If you are running a business of any size, it is essential that you have a system in place that allows you to get paid. A system can range in sophistication from a handwritten receipt to a software generated invoice which is part of an entity wide CRM system. To meet this need there are countless invoicing solutions available and many billions of dollars are spent annually on setting up systems to meet each business’ unique needs.
Almost all accounting software geared to small business owners and freelancers have built-in invoicing modules that integrate with your accounting. This is very useful when doing your books as you don’t have to worry about entering your invoicing manually and it allows you to track your accounts receivable and deposits into your bank account. There are also invoicing solutions that are not full-fledged accounting systems; however they usually integrate with the more popular software.
Investment in capital items such as computers, furniture, equipment and cars can cause confusion for small business owners. Since these are purchases that affect the cash flow of the business, it seems that they should be accounted for as expenses just as you would reflect office supplies or rent. There are however special rules for any acquisitions that qualify as “fixed assets”.
A fixed asset, simply speaking, is an acquisition that provides a long term economic benefit to the business. In other words, any business purchases that has a useful life that extends beyond one year, will usually qualify as a fixed asset.
From an accounting perspective, fixed assets as their category implies, are reflected as assets on the Balance Sheet. This means that they when they are initially entered into your accounting system, they will have no immediate impact on your bottom line. It is only with the passage of time that a portion of these costs become an expense, which requires an assessment regarding the useful life of the asset. For example you might purchase some computer hardware that you expect to use for about 3 years after which you will need to replace it. At the end of the 3 years, however, it may still have some value (you may be able to sell it) which is referred to as salvage value. This too needs to be evaluated. Once these factors are determined (since you are not psychic, they do not have to be exact – just reasonable) you have enough information to calculate your depreciation expense. The depreciation expense is the amount by which you reduce your fixed asset value on an annual basis.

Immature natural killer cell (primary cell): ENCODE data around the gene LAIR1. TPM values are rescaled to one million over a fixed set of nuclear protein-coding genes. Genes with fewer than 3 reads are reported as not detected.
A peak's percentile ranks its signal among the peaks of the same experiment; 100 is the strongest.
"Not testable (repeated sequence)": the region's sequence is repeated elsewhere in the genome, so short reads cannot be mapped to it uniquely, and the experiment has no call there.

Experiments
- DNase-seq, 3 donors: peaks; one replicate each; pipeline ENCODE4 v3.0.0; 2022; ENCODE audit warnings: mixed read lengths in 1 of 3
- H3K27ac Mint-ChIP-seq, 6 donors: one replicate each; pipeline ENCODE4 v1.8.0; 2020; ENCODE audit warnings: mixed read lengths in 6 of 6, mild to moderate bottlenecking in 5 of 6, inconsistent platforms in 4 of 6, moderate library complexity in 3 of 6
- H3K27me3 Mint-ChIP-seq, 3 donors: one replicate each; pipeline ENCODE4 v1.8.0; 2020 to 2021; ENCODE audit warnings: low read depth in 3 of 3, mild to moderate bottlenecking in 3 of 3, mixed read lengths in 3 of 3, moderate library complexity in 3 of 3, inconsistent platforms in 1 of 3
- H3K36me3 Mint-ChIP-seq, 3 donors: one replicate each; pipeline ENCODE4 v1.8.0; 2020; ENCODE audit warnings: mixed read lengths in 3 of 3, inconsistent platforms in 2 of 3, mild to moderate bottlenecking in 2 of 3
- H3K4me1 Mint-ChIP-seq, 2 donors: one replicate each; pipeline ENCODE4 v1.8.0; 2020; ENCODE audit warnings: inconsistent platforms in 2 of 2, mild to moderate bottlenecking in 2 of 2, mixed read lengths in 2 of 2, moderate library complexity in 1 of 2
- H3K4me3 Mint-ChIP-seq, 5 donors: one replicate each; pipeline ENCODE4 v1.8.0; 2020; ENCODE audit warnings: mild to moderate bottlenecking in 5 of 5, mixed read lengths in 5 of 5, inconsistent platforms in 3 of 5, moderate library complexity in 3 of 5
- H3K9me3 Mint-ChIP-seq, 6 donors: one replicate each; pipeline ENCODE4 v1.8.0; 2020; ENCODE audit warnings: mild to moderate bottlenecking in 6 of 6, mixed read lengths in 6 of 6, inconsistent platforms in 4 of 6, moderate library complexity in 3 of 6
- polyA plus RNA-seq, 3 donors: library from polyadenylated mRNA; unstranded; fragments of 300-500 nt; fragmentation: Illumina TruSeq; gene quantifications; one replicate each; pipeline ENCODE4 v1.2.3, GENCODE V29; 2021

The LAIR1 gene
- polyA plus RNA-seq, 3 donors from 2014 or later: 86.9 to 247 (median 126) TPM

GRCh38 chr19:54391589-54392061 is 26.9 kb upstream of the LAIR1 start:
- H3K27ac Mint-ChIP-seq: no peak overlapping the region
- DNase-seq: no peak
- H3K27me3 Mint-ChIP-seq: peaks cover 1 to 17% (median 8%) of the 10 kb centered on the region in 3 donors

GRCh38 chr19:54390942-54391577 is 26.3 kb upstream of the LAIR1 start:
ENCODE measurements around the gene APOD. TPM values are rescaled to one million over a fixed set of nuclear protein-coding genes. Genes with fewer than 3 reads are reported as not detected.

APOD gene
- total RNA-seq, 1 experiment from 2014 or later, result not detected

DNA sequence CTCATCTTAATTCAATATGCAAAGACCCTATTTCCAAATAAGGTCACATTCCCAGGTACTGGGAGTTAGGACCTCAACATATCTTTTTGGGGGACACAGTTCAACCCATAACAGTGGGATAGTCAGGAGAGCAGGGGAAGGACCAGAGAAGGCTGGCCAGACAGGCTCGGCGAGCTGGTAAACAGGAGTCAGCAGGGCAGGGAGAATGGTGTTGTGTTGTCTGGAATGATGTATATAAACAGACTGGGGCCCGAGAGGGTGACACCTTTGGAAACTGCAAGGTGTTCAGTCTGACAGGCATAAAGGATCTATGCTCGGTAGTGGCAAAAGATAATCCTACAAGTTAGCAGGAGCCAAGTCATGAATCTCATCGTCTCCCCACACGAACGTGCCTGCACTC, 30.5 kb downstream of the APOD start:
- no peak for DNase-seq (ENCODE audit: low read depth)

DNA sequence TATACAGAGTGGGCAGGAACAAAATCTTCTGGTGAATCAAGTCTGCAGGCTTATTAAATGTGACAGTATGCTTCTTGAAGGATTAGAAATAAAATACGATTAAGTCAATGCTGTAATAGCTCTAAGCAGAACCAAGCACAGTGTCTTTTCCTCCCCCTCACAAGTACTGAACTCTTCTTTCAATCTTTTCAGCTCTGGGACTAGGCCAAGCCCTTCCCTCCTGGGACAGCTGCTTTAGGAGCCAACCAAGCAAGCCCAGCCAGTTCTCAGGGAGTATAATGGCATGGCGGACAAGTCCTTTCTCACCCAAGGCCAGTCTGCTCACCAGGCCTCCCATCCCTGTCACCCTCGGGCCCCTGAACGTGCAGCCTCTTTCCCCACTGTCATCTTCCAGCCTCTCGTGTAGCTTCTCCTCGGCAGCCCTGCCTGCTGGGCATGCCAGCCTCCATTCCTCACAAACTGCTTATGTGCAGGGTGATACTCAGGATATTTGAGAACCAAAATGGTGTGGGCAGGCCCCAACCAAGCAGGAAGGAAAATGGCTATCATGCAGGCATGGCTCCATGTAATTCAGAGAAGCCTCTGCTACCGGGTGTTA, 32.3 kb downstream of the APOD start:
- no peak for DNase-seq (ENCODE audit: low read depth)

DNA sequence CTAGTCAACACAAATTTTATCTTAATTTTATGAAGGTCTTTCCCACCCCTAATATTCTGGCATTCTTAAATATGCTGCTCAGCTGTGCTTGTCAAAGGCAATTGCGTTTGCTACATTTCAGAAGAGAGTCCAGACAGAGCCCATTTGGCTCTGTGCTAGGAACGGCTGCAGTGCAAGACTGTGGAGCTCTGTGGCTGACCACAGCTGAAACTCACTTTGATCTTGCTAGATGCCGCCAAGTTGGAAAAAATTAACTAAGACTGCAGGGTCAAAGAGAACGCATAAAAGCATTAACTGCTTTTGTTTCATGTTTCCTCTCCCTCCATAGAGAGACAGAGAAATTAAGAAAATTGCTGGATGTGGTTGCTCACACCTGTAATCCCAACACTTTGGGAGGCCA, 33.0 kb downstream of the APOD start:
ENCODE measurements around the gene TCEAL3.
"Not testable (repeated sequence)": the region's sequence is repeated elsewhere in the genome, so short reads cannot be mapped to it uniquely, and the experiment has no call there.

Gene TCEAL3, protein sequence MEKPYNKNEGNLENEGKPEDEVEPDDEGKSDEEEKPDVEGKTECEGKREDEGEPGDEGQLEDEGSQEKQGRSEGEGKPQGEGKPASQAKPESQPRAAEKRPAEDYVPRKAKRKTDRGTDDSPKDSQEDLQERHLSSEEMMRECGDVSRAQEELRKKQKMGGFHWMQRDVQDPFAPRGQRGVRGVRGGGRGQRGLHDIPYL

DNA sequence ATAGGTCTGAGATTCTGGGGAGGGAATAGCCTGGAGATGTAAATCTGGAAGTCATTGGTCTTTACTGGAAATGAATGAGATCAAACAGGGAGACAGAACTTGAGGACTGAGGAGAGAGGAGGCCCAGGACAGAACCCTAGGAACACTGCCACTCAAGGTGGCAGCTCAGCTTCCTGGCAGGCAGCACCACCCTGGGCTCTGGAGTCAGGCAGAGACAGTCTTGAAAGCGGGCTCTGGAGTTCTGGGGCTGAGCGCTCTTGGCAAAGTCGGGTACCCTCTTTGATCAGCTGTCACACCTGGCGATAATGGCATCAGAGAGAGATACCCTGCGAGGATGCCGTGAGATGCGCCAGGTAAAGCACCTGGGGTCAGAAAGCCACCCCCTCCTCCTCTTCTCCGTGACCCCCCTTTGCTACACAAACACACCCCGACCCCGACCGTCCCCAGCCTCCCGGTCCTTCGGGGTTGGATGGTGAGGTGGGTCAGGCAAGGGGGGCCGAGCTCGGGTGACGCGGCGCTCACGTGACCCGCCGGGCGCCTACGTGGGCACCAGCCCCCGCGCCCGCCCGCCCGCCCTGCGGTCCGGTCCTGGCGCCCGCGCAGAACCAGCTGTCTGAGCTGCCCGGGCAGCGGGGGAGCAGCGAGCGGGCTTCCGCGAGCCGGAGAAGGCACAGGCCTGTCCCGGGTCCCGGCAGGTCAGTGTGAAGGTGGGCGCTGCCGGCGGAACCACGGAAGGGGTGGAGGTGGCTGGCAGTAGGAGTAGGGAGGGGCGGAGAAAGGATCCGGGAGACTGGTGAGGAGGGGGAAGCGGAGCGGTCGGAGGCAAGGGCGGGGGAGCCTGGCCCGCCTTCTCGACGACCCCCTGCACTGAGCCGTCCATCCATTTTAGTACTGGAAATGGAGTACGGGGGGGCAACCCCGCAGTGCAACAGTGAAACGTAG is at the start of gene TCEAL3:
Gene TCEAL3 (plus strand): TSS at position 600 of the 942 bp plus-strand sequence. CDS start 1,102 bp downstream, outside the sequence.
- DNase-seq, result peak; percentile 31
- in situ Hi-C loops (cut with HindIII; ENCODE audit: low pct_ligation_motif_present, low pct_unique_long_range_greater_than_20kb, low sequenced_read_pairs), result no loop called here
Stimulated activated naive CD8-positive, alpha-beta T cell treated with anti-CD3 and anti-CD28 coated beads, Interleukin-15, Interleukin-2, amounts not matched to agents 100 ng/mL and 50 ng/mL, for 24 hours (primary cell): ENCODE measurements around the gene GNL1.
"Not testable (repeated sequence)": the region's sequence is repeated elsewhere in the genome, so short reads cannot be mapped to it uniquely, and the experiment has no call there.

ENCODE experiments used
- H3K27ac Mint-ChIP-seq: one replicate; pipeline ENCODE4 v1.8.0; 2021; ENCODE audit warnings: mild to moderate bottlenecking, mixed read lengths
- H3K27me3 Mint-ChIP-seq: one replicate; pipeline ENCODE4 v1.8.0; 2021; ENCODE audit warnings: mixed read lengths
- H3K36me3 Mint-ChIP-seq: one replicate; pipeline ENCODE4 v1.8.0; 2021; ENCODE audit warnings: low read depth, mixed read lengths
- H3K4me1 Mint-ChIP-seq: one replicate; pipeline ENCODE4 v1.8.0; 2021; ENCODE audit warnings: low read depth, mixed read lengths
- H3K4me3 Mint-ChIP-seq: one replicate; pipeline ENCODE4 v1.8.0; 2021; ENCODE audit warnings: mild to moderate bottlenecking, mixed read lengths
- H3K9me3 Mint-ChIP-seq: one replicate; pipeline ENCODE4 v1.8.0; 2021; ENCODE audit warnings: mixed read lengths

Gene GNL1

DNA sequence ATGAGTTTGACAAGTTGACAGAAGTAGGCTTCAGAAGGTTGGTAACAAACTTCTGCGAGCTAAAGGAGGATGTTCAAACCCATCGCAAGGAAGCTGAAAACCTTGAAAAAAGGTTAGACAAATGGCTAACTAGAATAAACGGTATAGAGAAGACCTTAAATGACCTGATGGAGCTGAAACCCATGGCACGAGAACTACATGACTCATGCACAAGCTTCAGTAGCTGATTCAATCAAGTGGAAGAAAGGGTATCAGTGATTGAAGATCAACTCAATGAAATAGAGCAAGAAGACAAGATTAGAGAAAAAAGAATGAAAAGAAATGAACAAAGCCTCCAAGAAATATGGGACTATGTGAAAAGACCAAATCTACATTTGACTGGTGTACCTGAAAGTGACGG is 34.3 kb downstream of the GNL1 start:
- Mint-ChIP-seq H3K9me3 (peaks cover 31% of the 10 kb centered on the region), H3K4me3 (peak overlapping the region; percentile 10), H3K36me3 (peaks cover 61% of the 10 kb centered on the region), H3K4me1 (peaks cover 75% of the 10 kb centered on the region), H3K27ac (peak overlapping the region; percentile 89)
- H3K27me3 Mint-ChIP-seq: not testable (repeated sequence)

As of January 1st, 2012 the Quebec Sales Tax (QST Rate) which had gone up from 7.5% to 8.5% on January 1, 2011 will now increase to 9.5%. The effective sales tax in Quebec will go up from 13.925% to 14.975%. Since QST is calculated on the net amount + GST, the rate is not 14.5% but 14.975% . In other words the effective QST rate is 9.75%. Business owners will need to update their invoicing and accounting systems accordingly to ensure that the rate is properly reflected.
If you are using Wave Accounting, the update to the rates is fairly straightforward, with one little quirk. Since Wave, unlike Quickbooks, does not allow for the QST to be calculated on the GST, the effective rate has to entered manually. This is done as follows:
To update Quickbooks for the tax rate increase, please see “Updating Quickbooks for the 2011 QST Increase”. The procedure is essentially identical except for rates.